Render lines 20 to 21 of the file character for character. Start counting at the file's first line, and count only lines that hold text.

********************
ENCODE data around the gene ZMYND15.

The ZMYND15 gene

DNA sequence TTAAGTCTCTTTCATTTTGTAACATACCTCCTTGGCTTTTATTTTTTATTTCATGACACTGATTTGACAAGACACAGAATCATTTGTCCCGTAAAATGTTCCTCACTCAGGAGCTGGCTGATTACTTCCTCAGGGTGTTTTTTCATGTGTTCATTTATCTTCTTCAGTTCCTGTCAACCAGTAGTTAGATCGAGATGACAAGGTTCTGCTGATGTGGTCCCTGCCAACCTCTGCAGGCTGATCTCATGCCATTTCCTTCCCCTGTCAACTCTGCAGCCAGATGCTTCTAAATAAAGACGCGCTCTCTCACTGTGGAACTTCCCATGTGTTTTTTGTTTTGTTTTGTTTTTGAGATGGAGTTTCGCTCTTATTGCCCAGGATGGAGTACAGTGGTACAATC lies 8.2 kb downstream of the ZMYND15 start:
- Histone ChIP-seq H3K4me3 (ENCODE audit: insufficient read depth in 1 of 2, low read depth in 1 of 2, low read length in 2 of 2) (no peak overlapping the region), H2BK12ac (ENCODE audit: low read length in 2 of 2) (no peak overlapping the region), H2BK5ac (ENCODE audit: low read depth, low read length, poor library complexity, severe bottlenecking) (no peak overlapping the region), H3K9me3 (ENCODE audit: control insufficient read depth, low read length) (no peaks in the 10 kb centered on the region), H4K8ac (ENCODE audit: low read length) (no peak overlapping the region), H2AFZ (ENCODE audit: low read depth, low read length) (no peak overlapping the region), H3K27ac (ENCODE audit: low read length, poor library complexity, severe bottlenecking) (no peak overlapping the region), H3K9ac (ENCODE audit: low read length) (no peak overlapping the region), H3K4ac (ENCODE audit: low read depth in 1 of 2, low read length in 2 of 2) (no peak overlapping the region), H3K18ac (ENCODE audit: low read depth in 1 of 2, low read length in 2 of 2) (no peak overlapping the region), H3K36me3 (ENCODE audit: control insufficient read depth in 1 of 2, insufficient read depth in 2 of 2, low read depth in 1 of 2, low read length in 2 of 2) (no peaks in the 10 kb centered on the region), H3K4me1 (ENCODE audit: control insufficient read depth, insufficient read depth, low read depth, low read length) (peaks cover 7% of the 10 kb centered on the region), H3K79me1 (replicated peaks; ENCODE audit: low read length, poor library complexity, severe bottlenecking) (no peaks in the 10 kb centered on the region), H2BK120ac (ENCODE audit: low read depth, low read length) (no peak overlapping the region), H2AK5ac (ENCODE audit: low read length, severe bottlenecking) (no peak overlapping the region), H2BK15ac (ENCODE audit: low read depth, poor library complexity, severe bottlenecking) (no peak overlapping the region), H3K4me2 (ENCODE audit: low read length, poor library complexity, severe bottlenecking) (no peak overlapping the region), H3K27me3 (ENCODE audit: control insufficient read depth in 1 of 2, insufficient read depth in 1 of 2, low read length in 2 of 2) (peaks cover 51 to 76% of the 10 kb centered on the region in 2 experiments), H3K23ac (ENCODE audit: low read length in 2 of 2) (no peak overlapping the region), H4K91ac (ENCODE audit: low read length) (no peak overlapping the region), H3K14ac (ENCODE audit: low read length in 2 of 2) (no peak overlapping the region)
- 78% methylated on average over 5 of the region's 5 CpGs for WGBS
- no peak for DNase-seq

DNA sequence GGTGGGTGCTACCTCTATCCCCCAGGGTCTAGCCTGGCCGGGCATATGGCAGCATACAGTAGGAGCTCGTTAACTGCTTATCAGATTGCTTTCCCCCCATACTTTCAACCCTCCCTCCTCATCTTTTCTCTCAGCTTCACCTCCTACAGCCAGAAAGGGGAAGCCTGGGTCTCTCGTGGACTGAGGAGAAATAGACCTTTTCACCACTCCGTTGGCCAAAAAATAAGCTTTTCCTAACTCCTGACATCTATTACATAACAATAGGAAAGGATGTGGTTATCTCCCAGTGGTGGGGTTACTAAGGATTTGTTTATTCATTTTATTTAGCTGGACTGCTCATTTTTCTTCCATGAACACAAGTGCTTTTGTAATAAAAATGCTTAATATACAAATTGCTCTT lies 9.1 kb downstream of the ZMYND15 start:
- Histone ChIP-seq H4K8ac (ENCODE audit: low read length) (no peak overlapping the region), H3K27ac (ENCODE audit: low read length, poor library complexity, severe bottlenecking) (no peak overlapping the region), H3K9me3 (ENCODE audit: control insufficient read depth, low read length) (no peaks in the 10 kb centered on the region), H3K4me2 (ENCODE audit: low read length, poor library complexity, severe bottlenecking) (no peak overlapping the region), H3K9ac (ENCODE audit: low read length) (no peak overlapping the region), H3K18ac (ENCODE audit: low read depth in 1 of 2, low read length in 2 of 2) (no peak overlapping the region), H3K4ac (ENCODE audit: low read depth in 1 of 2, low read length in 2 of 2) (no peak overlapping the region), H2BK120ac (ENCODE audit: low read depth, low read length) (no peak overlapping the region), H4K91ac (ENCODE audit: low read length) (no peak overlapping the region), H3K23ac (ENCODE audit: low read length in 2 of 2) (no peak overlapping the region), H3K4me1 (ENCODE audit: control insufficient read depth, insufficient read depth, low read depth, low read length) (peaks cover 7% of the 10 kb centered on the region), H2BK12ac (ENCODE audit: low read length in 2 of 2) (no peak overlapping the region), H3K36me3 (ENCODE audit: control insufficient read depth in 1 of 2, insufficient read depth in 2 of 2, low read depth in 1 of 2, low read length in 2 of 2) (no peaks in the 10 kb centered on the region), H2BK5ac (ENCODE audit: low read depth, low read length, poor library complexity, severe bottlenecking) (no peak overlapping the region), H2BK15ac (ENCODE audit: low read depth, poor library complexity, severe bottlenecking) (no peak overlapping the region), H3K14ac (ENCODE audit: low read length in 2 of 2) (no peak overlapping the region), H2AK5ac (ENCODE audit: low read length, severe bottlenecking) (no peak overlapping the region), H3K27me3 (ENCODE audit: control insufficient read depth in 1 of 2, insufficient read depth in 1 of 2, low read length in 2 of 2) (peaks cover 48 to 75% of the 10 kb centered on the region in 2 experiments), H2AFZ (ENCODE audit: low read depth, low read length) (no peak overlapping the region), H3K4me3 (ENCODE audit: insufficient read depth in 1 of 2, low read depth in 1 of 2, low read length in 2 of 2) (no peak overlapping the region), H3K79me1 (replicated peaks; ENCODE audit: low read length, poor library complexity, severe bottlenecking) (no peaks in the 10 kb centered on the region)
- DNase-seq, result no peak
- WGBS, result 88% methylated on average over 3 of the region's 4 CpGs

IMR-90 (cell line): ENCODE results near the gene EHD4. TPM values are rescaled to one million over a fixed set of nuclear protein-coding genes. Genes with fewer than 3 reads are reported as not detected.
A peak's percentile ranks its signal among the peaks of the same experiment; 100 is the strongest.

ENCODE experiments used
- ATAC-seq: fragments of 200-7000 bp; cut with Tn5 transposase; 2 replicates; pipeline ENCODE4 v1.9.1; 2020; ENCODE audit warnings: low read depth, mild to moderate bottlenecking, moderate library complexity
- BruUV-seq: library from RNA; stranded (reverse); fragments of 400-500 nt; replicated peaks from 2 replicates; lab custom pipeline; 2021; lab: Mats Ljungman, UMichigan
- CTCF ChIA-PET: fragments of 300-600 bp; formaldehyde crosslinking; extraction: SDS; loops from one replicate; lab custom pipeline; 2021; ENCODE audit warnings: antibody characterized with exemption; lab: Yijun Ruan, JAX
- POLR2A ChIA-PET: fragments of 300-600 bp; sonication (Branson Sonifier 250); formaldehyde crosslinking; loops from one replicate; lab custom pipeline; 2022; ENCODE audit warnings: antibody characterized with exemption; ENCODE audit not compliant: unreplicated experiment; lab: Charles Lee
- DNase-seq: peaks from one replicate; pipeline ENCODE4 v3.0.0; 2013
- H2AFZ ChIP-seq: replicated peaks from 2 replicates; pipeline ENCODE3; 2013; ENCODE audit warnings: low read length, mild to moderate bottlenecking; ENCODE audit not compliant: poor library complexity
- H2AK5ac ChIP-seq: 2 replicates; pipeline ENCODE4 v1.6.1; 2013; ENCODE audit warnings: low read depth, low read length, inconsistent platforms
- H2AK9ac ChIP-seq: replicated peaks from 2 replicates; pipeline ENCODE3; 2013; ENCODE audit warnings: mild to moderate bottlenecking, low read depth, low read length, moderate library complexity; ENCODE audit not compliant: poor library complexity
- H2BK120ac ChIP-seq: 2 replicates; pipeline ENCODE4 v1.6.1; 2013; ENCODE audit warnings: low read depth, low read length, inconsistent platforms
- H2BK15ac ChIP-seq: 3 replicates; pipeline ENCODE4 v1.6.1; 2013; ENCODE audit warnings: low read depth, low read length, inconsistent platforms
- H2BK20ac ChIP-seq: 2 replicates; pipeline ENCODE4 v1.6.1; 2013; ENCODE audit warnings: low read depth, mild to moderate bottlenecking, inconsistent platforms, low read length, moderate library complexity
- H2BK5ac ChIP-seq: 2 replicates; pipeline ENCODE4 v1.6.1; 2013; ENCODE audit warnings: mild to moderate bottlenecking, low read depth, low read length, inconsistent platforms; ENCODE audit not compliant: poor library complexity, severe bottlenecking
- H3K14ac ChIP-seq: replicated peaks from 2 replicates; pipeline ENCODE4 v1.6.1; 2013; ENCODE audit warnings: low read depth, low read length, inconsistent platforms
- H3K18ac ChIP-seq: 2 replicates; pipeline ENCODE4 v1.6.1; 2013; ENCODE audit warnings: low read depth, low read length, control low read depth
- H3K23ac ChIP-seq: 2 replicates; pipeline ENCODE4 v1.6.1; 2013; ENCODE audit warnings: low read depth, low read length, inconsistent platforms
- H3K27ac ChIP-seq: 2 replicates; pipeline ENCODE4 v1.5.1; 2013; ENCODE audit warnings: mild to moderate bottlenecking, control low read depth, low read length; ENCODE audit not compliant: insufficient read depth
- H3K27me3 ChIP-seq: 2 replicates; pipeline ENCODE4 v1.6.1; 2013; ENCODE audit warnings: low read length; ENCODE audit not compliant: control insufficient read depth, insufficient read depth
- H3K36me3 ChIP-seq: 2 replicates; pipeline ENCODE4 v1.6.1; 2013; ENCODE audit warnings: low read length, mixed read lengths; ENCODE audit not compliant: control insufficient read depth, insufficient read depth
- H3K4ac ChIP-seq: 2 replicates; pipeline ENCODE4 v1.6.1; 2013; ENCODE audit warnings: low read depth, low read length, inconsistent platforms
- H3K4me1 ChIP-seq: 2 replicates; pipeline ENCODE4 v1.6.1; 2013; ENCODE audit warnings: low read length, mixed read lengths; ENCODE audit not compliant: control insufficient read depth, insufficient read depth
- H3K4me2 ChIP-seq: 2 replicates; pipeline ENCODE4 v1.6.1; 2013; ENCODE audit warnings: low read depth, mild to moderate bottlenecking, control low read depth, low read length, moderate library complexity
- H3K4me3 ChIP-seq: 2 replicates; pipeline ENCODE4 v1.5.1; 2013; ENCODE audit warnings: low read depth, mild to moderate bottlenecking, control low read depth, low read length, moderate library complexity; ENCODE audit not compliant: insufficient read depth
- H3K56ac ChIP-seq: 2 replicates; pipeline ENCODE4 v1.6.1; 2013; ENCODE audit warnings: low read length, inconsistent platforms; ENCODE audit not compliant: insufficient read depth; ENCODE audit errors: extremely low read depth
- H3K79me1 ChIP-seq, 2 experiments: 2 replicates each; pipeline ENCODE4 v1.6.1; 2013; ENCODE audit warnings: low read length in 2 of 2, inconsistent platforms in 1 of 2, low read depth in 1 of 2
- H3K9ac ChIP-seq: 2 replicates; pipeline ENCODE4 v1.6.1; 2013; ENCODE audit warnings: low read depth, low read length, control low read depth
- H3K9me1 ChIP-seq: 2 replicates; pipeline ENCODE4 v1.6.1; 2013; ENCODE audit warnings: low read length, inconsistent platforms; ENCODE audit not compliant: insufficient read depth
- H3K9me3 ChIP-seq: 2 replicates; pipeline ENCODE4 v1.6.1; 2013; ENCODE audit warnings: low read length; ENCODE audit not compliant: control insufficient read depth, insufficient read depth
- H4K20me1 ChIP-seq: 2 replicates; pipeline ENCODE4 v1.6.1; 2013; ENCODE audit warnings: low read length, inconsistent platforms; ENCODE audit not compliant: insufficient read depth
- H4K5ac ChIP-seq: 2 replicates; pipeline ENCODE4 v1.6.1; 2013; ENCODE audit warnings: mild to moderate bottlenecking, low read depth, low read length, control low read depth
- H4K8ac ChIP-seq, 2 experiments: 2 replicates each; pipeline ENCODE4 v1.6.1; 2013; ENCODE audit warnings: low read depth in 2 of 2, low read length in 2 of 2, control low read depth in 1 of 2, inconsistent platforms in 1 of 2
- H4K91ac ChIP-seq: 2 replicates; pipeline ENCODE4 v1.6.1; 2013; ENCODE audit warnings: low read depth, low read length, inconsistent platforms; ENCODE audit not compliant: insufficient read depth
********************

- H2AK5ac ChIP-seq: 2 replicates; pipeline ENCODE4 v1.6.1; 2013; ENCODE audit warnings: low read depth, low read length, inconsistent platforms
- H2AK9ac ChIP-seq: replicated peaks from 2 replicates; pipeline ENCODE3; 2013; ENCODE audit warnings: mild to moderate bottlenecking, low read depth, low read length, moderate library complexity; ENCODE audit not compliant: poor library complexity